'Headless chicken monster' filmed off East Antarctica

'Headless chicken monster' filmed for first time in Southern Ocean waters

'Headless chicken monster' filmed for first time in Southern Ocean waters

The species has only been previously seen in the Gulf of Mexico.

Real name Enypniastes eximia, commonly known as the "headless chicken sea monster", the deep-sea swimming creature is 11-25cm in length. The last place it was filmed was thousands of miles away in the Gulf of Mexico a year ago. "And we're trying to find them so that the fishing industry can avoid fishing on them".

"Some of the footage we are getting back from the cameras is breathtaking, including species we have never seen in this part of the world", programme leader Dr Dirk Welsford said.

It is hoped that the pioneering Australian camera technology that captured the rare footage of the organism, Enypniastes eximia, may help the long-running push for the creation of a new Antarctic conservation zone.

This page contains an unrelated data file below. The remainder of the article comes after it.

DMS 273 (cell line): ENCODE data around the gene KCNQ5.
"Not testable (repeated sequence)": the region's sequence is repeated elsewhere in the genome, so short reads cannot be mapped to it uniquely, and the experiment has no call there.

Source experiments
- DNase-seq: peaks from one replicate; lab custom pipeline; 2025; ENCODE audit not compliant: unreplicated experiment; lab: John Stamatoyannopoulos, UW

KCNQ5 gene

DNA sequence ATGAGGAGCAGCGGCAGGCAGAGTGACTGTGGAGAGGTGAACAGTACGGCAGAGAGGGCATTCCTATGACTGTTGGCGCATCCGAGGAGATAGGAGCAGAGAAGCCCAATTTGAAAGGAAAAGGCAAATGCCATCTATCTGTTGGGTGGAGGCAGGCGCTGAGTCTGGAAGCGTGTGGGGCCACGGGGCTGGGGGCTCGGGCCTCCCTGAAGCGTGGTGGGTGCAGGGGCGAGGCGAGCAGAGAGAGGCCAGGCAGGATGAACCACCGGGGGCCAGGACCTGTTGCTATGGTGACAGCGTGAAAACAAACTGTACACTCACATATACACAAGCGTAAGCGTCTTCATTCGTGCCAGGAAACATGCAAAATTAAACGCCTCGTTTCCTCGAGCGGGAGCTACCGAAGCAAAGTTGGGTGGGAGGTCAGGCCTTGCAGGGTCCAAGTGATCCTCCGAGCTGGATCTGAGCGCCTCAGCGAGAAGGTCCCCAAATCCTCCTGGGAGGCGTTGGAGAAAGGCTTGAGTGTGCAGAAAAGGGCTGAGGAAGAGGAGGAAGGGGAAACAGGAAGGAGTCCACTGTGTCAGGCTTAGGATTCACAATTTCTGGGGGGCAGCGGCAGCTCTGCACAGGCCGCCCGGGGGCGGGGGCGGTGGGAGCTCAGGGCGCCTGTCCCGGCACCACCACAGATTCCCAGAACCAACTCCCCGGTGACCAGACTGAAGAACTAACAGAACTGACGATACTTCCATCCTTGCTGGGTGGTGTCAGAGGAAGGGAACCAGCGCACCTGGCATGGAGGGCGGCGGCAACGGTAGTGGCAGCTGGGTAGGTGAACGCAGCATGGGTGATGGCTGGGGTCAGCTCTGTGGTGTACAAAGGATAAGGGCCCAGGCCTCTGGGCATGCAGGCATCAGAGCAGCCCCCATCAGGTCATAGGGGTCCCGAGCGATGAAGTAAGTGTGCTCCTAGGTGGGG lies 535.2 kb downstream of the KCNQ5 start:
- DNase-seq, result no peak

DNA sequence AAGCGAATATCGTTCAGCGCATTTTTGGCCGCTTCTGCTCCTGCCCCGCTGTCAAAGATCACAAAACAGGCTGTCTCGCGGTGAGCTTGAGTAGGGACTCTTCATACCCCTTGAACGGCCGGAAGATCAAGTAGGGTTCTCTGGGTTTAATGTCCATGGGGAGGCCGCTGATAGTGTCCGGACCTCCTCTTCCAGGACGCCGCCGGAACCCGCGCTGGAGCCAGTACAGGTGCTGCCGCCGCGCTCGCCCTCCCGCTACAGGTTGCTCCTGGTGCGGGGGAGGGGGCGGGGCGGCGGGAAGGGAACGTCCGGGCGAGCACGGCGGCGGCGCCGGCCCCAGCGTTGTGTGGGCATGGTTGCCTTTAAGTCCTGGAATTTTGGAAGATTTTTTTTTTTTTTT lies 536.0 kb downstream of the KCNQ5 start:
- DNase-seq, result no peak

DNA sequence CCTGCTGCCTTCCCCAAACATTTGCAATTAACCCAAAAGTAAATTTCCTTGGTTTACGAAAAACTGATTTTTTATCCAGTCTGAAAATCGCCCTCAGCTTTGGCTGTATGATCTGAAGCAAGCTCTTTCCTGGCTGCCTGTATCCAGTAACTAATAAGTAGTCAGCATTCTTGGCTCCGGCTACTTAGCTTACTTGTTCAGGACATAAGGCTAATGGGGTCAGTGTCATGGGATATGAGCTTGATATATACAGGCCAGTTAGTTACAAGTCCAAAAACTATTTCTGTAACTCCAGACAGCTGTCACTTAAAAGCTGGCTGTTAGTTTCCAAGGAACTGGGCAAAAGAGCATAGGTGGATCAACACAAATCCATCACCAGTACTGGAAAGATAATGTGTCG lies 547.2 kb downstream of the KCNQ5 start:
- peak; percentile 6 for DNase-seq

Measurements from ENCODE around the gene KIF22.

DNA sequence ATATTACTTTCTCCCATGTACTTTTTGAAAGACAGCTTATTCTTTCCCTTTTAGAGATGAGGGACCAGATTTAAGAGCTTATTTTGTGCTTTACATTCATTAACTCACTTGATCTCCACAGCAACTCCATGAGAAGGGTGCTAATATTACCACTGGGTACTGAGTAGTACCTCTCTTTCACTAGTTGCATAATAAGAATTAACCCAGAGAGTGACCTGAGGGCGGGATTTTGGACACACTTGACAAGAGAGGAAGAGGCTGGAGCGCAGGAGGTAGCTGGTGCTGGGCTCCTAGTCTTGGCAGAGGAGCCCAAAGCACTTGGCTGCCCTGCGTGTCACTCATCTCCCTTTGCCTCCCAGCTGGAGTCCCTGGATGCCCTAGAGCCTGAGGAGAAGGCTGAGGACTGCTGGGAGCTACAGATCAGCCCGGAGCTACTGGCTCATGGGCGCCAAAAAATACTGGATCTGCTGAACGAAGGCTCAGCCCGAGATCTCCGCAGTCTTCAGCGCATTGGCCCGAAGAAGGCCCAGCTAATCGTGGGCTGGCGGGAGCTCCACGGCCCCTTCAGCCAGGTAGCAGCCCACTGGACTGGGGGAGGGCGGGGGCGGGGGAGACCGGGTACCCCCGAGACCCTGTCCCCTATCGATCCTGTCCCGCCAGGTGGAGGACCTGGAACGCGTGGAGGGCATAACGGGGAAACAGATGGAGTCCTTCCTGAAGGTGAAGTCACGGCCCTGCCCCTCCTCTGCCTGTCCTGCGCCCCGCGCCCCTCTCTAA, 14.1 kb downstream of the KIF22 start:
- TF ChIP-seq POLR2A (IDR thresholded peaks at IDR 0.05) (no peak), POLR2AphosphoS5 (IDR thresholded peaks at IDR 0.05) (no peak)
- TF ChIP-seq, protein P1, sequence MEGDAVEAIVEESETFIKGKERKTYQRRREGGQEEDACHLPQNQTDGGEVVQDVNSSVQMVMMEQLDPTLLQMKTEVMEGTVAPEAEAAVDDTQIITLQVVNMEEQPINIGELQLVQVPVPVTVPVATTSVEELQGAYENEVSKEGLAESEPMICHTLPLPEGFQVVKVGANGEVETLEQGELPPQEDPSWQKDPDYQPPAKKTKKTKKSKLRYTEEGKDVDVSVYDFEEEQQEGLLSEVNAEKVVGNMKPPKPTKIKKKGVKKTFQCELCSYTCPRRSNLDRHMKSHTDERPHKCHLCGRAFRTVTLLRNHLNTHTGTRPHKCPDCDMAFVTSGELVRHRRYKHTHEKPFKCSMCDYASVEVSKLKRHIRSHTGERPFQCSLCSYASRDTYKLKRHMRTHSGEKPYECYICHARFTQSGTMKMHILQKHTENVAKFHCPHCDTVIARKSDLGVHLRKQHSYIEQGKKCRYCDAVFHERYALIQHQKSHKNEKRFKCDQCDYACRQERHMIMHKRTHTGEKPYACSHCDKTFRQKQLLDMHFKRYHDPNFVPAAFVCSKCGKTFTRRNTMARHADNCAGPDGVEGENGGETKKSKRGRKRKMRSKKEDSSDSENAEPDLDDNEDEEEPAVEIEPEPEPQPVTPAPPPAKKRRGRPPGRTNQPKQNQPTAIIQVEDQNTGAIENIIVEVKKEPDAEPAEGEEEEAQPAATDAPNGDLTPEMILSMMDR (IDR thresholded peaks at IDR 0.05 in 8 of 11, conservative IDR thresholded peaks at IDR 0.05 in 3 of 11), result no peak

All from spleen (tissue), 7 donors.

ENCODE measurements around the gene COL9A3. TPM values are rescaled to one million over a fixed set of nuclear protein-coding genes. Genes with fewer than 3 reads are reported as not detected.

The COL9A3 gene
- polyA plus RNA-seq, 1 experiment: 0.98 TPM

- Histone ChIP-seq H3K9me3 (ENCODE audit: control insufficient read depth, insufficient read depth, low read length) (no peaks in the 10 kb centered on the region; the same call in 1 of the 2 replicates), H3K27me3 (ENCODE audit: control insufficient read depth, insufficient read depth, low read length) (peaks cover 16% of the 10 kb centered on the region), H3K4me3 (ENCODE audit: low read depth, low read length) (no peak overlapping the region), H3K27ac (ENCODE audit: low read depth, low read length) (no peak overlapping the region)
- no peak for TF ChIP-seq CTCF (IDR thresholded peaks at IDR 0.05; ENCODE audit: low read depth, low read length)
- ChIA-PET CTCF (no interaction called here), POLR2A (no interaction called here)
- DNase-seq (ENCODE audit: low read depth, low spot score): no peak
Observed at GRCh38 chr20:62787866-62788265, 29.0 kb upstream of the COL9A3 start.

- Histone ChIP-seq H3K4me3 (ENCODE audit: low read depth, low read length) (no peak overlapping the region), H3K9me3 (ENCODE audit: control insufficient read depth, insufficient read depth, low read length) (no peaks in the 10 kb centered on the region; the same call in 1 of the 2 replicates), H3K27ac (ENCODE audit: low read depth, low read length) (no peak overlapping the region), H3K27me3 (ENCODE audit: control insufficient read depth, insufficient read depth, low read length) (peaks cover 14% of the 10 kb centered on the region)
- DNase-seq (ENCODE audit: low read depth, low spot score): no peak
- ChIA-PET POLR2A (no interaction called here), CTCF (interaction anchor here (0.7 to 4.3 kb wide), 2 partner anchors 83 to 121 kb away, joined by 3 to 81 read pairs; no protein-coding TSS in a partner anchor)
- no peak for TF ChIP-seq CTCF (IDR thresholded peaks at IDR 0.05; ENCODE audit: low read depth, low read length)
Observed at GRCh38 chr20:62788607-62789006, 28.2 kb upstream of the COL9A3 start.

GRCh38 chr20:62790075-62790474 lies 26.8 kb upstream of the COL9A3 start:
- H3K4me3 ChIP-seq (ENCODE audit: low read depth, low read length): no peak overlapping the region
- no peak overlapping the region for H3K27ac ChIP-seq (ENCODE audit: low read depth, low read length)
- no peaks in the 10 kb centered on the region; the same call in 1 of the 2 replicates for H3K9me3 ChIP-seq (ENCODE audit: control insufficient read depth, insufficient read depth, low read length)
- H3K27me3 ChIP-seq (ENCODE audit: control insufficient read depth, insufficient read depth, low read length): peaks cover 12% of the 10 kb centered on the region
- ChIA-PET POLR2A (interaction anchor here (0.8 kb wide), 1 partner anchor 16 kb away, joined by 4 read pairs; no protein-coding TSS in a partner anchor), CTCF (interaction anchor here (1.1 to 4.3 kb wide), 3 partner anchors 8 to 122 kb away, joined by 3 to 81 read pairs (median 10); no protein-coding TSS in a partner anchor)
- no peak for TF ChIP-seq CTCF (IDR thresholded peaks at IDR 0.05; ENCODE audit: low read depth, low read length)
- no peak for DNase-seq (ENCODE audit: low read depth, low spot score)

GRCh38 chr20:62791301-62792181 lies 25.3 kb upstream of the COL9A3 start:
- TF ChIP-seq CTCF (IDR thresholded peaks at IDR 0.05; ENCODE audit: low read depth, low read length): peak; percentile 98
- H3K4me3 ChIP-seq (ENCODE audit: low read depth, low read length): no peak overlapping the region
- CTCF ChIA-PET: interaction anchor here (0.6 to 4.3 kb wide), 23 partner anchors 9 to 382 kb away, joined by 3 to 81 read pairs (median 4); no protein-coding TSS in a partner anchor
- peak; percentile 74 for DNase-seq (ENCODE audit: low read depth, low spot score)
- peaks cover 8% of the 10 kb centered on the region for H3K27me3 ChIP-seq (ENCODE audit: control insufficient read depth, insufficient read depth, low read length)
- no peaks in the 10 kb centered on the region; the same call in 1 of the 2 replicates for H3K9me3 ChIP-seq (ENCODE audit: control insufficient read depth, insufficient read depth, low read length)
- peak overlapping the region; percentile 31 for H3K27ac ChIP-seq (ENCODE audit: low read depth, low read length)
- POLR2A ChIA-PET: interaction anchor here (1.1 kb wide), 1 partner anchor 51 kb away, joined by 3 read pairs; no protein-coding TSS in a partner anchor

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The mesmerizing footage was filmed by Australian fishing cameras, according to the Australian Antarctic Division (AAD), the public organization running the country's Antarctic program.

He describes the moment the poultry-like sea creature came into their view. The thing spends most of its time feeding off the ocean floor and it can swim if wants to move quickly, according to National Oceanic and Atmospheric Administration.

This variety is more deep sea dwelling than most sea cucumbers, rarely seen at depths above 1,000 metres. The newspaper added that it was first spotted in the 1880s in Peruvian waters. Sea cucumbers are an important part of the marine ecosystem - they're sometimes referred to as the vacuum cleaners of the sea - but some are on the brink of extinction as the result of overfishing.

"The housing that protects the camera and electronics is created to attach to toothfish longlines in the Southern Ocean, so it needs to be extremely durable", said Australian Antarctic Division Program Leader Dr Dirk Welsford.

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